Moore’s law is well known in the electronics industry. It states that the number of transistors roughly doubles every two years. Since 1965 Moore’s law has proven to be true, with digital electronics experiencing exponential growth in capabilities. The embedded design industry has greatly benefited from this, with once-cumbersome 8-bit microcontrollers replaced by modern 32-bit MCUs. With the industry’s focus on hardware advancement, the sharp increases in firmware capabilities and the way it is being developed are largely flying under the radar.
Since the dawn of the first computers, firmware has run the switching component of the hardware. Firmware can be thought of as the yin to the hardware yang; firmware and hardware must coexist. In the early days firmware was developed and stored on punch cards -- an example can be seen in Figure 1. The firmware was written to be functional, with reuse and modularity neither needed nor possible.
Figure 1. IBM Punch Card
As hardware capabilities evolved to include programmable Flash, firmware moved from the tedious punch cards to being stored as binary information and loaded onto the microcontroller. Despite the leap in memory capabilities, the firmware itself remained simplistic and functional. Right around 1973, the first version of the C programming language -- which today remains the primary programming language for embedded software -- came into existence.
In the 1980s and ’90s, embedded software development began to change drastically from process and procedural points of view. Firmware had been nearly always developed from scratch and in a functional non-object-oriented way. Reuse and modularity were rare, but techniques for development that allowed reuse and very robust firmware began to emerge.
MORE FROM DESIGN NEWS: Challenges for Embedded Technology Designers in the IoT
At the turn of the millennium and heading into the century’s first decade, the way firmware was developed began to change even more rapidly. Even though the C language was still the primary tool for the embedded software developer, code was no longer written to be just functional but rather to be reusable. Modularity and reuse began to take center stage as development costs and consumer demands for product features began to rise rapidly. Developing firmware from scratch every time was no longer an option.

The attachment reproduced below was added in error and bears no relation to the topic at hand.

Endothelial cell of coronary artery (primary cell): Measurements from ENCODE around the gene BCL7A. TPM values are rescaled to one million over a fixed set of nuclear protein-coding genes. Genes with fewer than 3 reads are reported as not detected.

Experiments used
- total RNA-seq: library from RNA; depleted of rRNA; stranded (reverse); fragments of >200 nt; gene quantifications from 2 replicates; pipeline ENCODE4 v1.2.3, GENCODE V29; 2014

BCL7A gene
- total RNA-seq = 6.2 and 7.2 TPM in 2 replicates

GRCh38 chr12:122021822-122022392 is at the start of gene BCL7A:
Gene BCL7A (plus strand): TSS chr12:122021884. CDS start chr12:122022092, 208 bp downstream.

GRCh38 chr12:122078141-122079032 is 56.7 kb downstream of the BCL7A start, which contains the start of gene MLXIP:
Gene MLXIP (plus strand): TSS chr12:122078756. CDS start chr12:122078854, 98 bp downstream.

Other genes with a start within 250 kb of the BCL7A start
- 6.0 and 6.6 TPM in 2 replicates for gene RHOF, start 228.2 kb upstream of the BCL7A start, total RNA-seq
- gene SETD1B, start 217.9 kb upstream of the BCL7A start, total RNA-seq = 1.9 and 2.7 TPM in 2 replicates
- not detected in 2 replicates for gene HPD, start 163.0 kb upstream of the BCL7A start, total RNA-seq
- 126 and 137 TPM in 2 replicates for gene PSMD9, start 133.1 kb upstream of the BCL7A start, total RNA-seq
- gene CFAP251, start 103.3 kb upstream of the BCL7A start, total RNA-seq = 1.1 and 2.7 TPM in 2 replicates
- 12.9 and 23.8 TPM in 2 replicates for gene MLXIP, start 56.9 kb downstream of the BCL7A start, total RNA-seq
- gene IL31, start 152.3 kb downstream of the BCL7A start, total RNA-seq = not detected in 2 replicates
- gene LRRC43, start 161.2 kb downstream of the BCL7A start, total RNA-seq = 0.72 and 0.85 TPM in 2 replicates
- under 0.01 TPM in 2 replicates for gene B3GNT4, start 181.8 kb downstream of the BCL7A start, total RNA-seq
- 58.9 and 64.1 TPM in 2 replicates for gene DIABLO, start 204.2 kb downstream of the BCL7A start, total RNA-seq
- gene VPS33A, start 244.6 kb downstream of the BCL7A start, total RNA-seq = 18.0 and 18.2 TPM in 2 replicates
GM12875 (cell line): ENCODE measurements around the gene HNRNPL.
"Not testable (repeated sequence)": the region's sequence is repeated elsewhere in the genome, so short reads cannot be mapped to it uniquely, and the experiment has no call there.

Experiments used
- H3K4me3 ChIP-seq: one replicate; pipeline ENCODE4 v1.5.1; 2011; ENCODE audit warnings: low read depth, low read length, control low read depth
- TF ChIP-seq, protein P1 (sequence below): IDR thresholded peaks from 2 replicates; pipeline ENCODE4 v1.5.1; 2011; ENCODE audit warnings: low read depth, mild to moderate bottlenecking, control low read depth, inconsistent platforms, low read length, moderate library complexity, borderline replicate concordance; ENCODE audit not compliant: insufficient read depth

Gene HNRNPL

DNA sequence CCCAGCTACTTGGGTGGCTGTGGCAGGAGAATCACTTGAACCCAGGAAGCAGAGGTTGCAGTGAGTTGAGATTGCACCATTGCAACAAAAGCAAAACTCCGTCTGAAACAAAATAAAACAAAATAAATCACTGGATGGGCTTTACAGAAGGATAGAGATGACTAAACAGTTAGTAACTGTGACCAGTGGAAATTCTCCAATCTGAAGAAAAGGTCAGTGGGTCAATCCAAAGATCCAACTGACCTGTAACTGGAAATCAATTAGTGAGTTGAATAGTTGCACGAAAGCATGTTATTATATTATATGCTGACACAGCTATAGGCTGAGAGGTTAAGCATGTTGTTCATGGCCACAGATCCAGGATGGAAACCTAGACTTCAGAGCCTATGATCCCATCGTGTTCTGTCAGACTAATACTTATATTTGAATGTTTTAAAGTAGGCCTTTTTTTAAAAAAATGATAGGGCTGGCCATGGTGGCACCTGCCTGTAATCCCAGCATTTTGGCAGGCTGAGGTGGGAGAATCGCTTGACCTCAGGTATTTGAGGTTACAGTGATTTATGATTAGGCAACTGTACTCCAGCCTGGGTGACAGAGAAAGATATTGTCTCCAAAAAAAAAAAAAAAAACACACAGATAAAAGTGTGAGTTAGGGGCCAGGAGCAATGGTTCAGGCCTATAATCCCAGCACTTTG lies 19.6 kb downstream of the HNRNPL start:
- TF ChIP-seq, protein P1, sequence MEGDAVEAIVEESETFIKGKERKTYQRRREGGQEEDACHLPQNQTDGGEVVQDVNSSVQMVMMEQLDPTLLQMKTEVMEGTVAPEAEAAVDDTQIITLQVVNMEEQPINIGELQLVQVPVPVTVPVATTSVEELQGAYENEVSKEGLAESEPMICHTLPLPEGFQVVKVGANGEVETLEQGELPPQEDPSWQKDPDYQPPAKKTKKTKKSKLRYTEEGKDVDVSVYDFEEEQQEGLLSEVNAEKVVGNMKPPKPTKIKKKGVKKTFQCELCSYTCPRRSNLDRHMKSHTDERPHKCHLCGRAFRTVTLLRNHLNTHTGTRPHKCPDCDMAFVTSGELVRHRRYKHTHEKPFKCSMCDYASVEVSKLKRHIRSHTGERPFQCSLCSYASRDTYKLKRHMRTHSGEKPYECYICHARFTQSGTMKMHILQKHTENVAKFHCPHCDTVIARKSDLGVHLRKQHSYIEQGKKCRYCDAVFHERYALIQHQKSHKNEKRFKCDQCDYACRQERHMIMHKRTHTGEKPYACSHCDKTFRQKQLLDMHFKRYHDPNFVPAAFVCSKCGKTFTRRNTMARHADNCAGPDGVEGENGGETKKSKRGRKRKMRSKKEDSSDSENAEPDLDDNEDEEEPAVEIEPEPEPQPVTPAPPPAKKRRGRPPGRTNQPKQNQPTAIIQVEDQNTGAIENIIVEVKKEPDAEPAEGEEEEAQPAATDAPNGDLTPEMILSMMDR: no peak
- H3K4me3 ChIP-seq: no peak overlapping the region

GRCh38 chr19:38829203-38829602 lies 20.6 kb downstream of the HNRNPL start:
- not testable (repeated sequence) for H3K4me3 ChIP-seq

The way software is being developed today is silently going through a revolution due to the embedded software challenges that developers face. From architectural speed and storage space standpoints, microcontroller technology has evolved to enable firmware developers to employ advanced development techniques. Code shouldn’t be written to be functional; it should use object-oriented techniques that maximize reuse, scalability, and testability. The use of object-oriented techniques allows low-level firmware to be componentized and developed through either high-level tools or automated code generation.
MORE FROM DESIGN NEWS: Famed Hacker: IoT Is Exploitable
Using frameworks, components, and layered architectural design patterns allow embedded software developers to abstract out the hardware and focus on the development of product features rather than how to make a peripheral perform a function the way it was specified. The shift to abstractions and high-level tools is quietly bringing a new advent in firmware development.
A decade from now, firmware development may be nothing more than software integration, grabbing vendor and third-party components, and meshing their APIs together to form a final system. Firmware design may seem to evolve much more slowly than its hardware counterpart, but the way firmware is being developed is going through its own silent revolution.
Jacob Beningo is a Certified Software Development Professional (CSDP) whose expertise is in embedded software. He works with companies to decrease costs and time to market while maintaining a quality and robust product. Feel free to contact him at email@example.com, at his website www.beningo.com, and sign up for his monthly Embedded Bytes Newsletter here.